Ideally, everyone (including and especially children) wants their feelings to be recognized and heard.  However, as a parent you may find yourself, now that you think about it, “denying” your child’s feelings from time to time.  The renowned book, How To Talk So Kids Will Listen & Listen So Kids Will Talk, include some great examples.  The authors, Faber and Mazlish discuss how natural it is for us to respond to something as straightforward as “Mom, I’m hot, I want to take off my sweater.” with “It’s cold in here, keep it on.” The same tendency is often true for emotional expressions.  For example, “I hate the new baby!” is likely (and even understandably) met with “No, you don’t! Don’t say such a thing, that’s not nice, you don’t mean it.”  But, let’s think about what we are really communicating here with such responses. The broader message that is likely unintentionally communicated may be a denial of the possibility that children just may have different feelings from us, the adults. So, the first step to accepting our children’s feelings is to accept them as they are- and that they may be (or are even likely to be) different from our own.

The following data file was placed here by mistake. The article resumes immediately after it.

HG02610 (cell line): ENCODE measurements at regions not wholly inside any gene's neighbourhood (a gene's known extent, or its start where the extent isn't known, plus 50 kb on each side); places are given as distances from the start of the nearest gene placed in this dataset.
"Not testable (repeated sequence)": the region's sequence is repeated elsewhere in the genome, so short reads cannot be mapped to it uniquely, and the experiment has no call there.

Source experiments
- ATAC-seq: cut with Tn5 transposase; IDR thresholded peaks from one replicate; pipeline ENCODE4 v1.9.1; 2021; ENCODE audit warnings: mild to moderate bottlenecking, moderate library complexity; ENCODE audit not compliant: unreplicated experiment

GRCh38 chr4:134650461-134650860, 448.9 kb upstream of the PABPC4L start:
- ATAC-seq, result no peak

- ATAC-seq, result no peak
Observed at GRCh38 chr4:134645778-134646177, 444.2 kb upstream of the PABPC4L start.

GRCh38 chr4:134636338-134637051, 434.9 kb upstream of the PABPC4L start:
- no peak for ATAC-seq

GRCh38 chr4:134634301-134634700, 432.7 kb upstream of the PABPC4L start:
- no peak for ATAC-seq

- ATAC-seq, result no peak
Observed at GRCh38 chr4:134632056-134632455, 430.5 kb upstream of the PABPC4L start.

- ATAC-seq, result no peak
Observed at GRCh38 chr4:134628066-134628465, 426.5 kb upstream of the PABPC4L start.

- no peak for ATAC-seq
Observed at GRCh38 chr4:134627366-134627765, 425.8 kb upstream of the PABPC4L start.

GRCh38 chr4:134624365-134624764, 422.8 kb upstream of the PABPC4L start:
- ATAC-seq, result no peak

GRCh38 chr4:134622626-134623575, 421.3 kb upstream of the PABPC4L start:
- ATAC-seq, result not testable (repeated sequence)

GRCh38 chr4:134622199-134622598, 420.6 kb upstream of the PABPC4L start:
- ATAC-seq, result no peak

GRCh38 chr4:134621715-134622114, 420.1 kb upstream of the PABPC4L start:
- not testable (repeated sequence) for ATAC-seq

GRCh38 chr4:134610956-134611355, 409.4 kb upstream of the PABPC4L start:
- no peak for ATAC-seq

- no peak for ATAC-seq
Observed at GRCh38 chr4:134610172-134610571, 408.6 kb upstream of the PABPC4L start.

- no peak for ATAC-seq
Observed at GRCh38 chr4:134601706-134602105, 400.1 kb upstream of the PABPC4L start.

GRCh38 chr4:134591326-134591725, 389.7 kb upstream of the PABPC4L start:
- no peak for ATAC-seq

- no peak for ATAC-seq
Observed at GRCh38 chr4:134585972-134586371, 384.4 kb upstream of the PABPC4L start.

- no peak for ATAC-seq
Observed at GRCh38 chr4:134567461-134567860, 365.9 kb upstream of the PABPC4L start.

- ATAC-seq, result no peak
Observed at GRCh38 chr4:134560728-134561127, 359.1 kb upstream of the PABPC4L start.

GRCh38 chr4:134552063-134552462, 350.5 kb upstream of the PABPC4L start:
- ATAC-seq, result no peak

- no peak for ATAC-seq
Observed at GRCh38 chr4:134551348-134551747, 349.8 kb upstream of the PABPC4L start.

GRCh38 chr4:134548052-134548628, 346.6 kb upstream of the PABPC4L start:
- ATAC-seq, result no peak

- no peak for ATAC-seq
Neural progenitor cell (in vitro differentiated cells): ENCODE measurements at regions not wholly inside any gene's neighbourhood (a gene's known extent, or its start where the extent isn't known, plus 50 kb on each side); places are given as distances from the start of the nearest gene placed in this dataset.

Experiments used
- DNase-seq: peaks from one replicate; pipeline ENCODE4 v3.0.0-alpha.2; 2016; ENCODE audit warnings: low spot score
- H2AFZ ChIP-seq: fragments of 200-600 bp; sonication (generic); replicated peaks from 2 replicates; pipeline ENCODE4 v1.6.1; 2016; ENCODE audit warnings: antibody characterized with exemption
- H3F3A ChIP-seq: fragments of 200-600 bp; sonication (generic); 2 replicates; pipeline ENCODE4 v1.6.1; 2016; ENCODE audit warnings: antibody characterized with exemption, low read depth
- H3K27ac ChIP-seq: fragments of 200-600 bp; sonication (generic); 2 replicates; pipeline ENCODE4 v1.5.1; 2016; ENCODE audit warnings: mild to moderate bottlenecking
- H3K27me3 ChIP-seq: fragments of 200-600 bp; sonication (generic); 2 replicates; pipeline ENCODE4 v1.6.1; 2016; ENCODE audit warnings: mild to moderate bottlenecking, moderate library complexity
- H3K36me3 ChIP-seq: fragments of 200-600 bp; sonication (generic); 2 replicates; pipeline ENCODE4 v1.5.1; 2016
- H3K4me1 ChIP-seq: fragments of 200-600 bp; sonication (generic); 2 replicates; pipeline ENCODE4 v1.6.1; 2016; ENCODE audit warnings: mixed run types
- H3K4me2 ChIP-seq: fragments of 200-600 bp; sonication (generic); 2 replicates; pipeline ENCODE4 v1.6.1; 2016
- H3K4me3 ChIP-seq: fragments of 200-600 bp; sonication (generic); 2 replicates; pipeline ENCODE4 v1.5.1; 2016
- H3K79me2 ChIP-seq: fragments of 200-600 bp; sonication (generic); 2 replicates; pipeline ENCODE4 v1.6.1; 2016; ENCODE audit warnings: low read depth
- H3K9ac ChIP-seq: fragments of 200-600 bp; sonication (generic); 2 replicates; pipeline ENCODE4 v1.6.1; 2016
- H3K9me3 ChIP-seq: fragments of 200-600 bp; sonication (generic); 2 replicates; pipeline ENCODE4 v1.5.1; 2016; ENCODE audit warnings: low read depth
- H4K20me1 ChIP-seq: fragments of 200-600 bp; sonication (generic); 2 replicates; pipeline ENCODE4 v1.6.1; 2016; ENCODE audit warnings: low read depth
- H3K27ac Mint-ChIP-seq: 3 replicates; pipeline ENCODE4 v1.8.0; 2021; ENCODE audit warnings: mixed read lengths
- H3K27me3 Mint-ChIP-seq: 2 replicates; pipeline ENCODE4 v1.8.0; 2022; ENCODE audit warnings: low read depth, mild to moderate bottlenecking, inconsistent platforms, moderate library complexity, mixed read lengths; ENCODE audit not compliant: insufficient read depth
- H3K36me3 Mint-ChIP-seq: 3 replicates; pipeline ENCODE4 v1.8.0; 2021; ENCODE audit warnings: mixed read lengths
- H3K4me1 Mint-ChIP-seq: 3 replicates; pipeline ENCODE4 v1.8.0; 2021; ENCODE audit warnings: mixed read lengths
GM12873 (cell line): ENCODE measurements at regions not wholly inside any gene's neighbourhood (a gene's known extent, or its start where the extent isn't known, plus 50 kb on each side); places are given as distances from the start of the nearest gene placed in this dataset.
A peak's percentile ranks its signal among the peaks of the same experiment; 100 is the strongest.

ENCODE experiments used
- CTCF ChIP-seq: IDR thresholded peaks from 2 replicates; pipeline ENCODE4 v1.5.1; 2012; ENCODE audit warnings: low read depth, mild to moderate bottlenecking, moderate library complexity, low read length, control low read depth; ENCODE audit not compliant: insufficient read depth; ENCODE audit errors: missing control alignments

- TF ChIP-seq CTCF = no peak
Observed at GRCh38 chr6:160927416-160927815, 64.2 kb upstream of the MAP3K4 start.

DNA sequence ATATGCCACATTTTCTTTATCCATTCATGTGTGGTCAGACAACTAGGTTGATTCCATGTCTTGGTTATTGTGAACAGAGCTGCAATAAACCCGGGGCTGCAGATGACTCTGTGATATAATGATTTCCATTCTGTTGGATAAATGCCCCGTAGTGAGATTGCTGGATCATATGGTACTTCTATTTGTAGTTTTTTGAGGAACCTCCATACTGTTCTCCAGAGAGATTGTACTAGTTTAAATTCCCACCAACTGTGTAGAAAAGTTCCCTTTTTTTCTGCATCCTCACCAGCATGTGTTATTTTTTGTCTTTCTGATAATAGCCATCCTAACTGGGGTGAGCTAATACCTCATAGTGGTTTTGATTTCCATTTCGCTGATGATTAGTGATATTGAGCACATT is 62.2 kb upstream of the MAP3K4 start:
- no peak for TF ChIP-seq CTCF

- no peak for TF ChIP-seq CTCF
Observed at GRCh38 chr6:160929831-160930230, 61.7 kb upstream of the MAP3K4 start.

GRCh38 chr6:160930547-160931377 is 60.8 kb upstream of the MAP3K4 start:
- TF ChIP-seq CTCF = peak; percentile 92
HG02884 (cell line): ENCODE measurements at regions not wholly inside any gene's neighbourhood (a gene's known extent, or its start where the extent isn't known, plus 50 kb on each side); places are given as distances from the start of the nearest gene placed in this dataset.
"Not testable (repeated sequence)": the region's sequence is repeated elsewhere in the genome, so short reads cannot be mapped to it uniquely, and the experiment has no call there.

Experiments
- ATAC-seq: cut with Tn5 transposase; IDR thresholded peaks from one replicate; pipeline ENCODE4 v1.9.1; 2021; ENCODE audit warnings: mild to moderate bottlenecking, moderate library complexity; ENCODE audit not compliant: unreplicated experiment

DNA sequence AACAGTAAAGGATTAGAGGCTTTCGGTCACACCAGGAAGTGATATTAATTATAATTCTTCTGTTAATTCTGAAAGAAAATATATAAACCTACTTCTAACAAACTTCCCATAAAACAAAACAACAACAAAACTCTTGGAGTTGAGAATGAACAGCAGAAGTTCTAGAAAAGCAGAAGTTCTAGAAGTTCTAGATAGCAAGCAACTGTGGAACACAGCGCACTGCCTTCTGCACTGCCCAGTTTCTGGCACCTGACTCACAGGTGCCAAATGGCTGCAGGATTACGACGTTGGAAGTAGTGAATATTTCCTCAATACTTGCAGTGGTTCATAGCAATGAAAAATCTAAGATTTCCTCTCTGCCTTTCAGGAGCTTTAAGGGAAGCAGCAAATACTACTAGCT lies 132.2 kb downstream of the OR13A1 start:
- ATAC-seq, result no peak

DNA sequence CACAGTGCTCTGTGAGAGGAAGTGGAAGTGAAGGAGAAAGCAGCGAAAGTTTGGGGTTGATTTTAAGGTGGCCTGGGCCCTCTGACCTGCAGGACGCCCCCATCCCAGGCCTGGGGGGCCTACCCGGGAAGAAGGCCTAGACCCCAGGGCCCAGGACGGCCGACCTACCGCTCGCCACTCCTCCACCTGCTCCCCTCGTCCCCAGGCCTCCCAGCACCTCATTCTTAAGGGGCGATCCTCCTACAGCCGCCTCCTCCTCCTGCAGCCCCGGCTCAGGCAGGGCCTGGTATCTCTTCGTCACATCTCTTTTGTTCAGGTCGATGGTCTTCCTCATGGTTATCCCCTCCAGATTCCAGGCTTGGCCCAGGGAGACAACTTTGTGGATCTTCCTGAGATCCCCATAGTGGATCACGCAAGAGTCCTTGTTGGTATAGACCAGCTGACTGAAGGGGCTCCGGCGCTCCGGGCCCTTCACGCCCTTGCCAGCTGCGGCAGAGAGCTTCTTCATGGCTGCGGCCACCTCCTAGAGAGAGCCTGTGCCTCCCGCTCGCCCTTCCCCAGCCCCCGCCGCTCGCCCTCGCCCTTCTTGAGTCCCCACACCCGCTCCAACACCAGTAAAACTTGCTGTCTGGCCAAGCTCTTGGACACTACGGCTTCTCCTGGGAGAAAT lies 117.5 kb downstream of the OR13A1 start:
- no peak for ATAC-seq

To practice this technique, take some time to consider how you can respond to your child in an accepting way in the following scenarios (as you may encounter them in the not-so-distant future). I included examples of some accepting parent responses:

1.         Child: I hate school!  I am terrible at math.

           Parent: Wow, you are feeling terribly about math and school right now.  I wonder why.

2.         Child: My big sister is the meanest in the whole world!

            Parent: Wow, she is so mean?  What happened?

3.         Child: (crying, tantruming) I don’t want to leave the playground!

            Parent: Yes, I know how hard it is to leave the (slide, swings, friends, etc).